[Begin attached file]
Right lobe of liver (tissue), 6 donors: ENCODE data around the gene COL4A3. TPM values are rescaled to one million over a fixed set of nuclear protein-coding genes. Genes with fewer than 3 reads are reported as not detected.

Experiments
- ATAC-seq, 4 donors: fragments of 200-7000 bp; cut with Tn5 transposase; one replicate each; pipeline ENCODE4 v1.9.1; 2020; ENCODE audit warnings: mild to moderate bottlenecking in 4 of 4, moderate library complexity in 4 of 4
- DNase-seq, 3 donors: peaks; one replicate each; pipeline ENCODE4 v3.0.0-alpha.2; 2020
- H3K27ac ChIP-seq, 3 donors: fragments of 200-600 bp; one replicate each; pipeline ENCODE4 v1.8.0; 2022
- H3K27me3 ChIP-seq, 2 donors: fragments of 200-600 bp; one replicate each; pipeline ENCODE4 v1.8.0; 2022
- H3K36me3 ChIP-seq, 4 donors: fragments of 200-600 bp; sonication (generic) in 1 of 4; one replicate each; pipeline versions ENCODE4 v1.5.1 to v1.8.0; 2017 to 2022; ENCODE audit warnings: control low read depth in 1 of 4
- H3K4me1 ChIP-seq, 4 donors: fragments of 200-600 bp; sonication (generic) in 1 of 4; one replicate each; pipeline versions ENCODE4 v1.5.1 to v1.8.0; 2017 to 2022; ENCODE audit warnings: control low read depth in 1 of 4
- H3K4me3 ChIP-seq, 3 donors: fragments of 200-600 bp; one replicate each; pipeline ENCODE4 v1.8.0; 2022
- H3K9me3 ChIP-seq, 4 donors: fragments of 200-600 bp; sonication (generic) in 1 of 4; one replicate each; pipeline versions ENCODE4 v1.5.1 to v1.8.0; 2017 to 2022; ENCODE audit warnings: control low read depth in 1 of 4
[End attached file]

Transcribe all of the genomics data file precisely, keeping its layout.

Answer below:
Right lobe of liver (tissue), 6 donors: ENCODE data around the gene COL4A3. TPM values are rescaled to one million over a fixed set of nuclear protein-coding genes. Genes with fewer than 3 reads are reported as not detected.

Experiments
- ATAC-seq, 4 donors: fragments of 200-7000 bp; cut with Tn5 transposase; one replicate each; pipeline ENCODE4 v1.9.1; 2020; ENCODE audit warnings: mild to moderate bottlenecking in 4 of 4, moderate library complexity in 4 of 4
- DNase-seq, 3 donors: peaks; one replicate each; pipeline ENCODE4 v3.0.0-alpha.2; 2020
- H3K27ac ChIP-seq, 3 donors: fragments of 200-600 bp; one replicate each; pipeline ENCODE4 v1.8.0; 2022
- H3K27me3 ChIP-seq, 2 donors: fragments of 200-600 bp; one replicate each; pipeline ENCODE4 v1.8.0; 2022
- H3K36me3 ChIP-seq, 4 donors: fragments of 200-600 bp; sonication (generic) in 1 of 4; one replicate each; pipeline versions ENCODE4 v1.5.1 to v1.8.0; 2017 to 2022; ENCODE audit warnings: control low read depth in 1 of 4
- H3K4me1 ChIP-seq, 4 donors: fragments of 200-600 bp; sonication (generic) in 1 of 4; one replicate each; pipeline versions ENCODE4 v1.5.1 to v1.8.0; 2017 to 2022; ENCODE audit warnings: control low read depth in 1 of 4
- H3K4me3 ChIP-seq, 3 donors: fragments of 200-600 bp; one replicate each; pipeline ENCODE4 v1.8.0; 2022
- H3K9me3 ChIP-seq, 4 donors: fragments of 200-600 bp; sonication (generic) in 1 of 4; one replicate each; pipeline versions ENCODE4 v1.5.1 to v1.8.0; 2017 to 2022; ENCODE audit warnings: control low read depth in 1 of 4